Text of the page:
When you become a parent, it’s normal to expect it to be tough. You never really know just how tough until you have your child, but when they arrive, many new parents realize it is probably going to be both the hardest and best thing they’ve ever done. But when your children are young, tough can be somewhat of an understatement.
I haven’t been through any stage of parenting past the age of two, but I’m going to go out on a limb and say that — for myself — I think parenting infants and toddlers is going to be the most difficult stage.
Sure, there are going to be some very difficult stages of my children’s development in the future, but it’s going to be a different kind of difficult. Think about it, my babies will be able to feed themselves, get dressed by themselves and even bathe themselves. They’ll be able to walk into a store next to you instead of needing to be snapped out of a car seat and carried or pushed in. They’ll be able to express to you what hurts, what they need, or why they’re angry — even if those words in anger are not very nice, at least you’ll understand. They’ll (hopefully!) sleep through the night. And — if they don’t — you don’t have to stay up all night walking circles around your living room rocking and shushing them to sleep, all while you barely cling to your sanity and use every ounce of energy you have not to topple over into a big sleepy pile of person on the floor.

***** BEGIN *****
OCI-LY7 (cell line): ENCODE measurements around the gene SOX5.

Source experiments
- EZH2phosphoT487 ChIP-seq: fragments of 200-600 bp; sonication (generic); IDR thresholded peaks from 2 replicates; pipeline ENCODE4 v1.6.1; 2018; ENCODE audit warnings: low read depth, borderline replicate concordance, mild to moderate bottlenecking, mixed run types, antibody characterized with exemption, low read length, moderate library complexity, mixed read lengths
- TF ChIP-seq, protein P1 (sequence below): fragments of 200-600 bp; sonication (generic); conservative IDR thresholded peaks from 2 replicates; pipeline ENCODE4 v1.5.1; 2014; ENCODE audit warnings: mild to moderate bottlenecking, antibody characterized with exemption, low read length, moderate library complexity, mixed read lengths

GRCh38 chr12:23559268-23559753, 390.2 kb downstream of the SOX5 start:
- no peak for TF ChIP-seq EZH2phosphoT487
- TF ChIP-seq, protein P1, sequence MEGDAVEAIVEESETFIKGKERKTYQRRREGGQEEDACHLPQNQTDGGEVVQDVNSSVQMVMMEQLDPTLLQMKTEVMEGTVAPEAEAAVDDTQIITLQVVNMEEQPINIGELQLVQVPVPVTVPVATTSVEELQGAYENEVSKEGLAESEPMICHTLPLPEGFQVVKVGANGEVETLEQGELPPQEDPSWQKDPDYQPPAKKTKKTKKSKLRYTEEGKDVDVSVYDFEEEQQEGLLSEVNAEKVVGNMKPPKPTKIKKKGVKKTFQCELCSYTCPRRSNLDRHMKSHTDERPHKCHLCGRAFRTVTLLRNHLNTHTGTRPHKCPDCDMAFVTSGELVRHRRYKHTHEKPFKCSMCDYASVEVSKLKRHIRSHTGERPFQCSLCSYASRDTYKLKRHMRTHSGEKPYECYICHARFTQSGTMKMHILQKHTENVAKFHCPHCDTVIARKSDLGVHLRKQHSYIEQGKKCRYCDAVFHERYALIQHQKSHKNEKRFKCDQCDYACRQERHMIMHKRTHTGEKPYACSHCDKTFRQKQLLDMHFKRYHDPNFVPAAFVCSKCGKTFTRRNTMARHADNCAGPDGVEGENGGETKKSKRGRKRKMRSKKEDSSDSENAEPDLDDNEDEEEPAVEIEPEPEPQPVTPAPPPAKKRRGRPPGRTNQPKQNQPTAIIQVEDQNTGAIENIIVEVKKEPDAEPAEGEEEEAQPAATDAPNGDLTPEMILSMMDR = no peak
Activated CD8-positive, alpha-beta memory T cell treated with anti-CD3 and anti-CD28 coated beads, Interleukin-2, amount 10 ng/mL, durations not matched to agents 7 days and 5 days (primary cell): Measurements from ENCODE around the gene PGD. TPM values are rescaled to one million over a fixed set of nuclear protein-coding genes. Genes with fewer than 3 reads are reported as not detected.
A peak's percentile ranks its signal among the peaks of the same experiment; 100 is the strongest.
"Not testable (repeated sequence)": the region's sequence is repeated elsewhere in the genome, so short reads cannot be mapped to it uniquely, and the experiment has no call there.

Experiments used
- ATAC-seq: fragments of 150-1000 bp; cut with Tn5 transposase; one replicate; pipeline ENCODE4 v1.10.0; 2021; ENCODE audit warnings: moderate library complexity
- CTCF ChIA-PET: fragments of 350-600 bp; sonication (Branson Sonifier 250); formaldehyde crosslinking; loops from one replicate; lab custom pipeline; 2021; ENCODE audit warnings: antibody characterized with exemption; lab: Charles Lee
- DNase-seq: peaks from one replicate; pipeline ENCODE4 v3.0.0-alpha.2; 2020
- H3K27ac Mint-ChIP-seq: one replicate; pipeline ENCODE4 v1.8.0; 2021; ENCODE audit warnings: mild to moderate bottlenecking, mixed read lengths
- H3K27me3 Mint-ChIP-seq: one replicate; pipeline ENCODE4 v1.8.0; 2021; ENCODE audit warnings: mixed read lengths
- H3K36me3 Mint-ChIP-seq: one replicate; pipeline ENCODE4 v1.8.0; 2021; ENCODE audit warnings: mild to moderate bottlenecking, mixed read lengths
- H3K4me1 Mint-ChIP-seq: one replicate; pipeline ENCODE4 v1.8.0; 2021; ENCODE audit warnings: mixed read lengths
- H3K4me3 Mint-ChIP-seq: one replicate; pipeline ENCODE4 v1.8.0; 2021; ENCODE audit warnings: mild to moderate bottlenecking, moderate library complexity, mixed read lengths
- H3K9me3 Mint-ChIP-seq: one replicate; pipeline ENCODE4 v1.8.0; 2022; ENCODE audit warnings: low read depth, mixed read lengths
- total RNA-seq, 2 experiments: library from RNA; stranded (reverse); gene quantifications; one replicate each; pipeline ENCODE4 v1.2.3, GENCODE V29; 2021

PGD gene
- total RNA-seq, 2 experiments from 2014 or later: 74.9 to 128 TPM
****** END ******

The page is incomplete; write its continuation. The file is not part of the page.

Physically, there probably won’t be any harder time to be a parent than when your children are young. And the physicality of the initial years takes a toll on what you’re capable of mentally, too. Exhausted, sore, and drained parents have a tougher time being patient, loving, and relaxed. That physical toll on your body can make everything else seem even more difficult.
Parenting infants and toddlers can be hard — very, very hard. Right now I can’t see any other stage of parenting that would be more difficult in the long run. Just in case, though, I may save this post for a good laugh when my kids hit the teenage years!
What was the toughest stage of parenting for you? Do you think the hard parts lie ahead?
Please note: The Bump and the materials and information it contains are not intended to, and do not constitute, medical or other health advice or diagnosis and should not be used as such. You should always consult with a qualified physician or health professional about your specific circumstances.
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